“Indeed. There was something about the fellow’s manner I didn’t like.” Cyphre slipped his cigar holder into his vest pocket and folded his hands on the table. “I stayed over in Poughkeepsie until Monday and returned to the hospital, making certain to arrive during visiting hours. I never saw the doctor again, but when I gave Johnny’s name, the girl at the reception desk asked if I was a relative. Naturally, I said no. She said only family members were permitted to visit with the patients.”

“No mention of this the previous time around?”

“Not a word. I grew quite indignant. I’m afraid I made something of a scene. That was a mistake. The receptionist threatened to call the police unless I left immediately.”

“What did you do?”

“I left. What else could I do? It’s a private hospital. I didn’t want any trouble. That’s why I’m engaging your services.”

“You want me to go up there and check it out for you?”

“Exactly.” Cyphre gestured expansively, turning his palms upward like a man showing he has nothing to hide. “First, I need to know if Johnny Favorite is still alive—that’s essential. If he is, I’d like to know where.”

I reached inside my jacket and got out a small leather-bound notebook and a mechanical pencil. “Sounds simple enough. What’s the name and address of the hospital?”

“The Emma Dodd Harvest Memorial Clinic; it’s located east of the city on Pleasant Valley Road.”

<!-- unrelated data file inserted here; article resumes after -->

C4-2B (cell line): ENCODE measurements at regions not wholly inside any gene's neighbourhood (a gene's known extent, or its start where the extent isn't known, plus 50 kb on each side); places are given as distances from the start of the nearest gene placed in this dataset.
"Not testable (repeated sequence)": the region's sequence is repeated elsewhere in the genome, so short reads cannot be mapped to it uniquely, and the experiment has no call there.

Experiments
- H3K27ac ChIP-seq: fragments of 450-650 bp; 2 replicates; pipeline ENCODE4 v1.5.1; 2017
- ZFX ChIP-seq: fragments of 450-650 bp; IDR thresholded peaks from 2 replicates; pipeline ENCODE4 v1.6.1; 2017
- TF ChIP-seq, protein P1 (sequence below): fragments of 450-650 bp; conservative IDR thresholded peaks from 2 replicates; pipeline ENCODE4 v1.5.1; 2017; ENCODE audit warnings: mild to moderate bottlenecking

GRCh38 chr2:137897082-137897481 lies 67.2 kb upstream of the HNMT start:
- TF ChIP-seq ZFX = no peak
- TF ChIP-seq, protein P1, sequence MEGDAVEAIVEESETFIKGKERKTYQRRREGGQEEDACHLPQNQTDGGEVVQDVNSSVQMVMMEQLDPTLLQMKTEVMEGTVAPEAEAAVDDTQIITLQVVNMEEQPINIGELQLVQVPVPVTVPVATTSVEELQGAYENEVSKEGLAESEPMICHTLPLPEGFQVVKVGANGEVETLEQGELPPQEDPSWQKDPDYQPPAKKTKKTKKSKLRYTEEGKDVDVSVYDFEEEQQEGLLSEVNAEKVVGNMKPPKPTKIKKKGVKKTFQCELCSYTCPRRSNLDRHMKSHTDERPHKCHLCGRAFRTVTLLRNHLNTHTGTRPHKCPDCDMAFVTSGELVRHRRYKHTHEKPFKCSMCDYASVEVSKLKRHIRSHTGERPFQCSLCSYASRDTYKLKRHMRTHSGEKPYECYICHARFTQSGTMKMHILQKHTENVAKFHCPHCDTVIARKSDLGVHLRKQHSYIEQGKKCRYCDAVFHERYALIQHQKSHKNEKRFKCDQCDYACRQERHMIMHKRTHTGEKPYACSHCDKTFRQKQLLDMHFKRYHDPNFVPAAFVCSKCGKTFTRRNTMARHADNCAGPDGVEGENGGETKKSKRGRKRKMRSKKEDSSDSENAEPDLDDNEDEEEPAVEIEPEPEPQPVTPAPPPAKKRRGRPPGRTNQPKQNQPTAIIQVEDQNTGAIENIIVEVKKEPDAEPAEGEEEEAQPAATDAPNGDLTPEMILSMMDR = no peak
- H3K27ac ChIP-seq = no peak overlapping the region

I wrote it down and asked the name of the doctor who gave Cyphre the runaround.

“Fowler. I believe the first name was either Albert or Alfred.”

I made a note of it. “Is Favorite registered under his actual name?”

“Yes. Jonathan Liebling.

“That should do it.” I put the notebook back and got to my feet. “How can I get in touch with you?”

“Through my attorney would be best.” Cyphre smoothed his moustache with the tip of his forefinger. “But you’re not leaving? I thought we were having lunch.”

“Hate to miss a free meal, but if I get started right away I can make it up to Poughkeepsie before quitting time.”

“Hospitals don’t keep business hours.”

“The office staff does. Any cover I use depends on it. It’ll cost you money if I wait until Monday. I get fifty dollars a day, plus expenses.”

“Sounds reasonable for a job well done.”

“The job will get done. Satisfaction guaranteed. I’ll give Winesap a call as soon as anything turns up.”

“Perfect. A pleasure meeting you, Mr. Angel.”

The maître d’ was still sneering when I stopped for my overcoat and attaché case on the way out.


Links

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To Read the rest of this book, you can grab a copy at the link below! (And remember the Kindle reading app is free for PC, tablet, iOS, and Android.)

Great film review of Angel Heart (Watch the Film’s Trailer at the end of this post.)

Alan Parker’s ‘Angel Heart’ Is Astonishing as Hell

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Get the Book

Trailer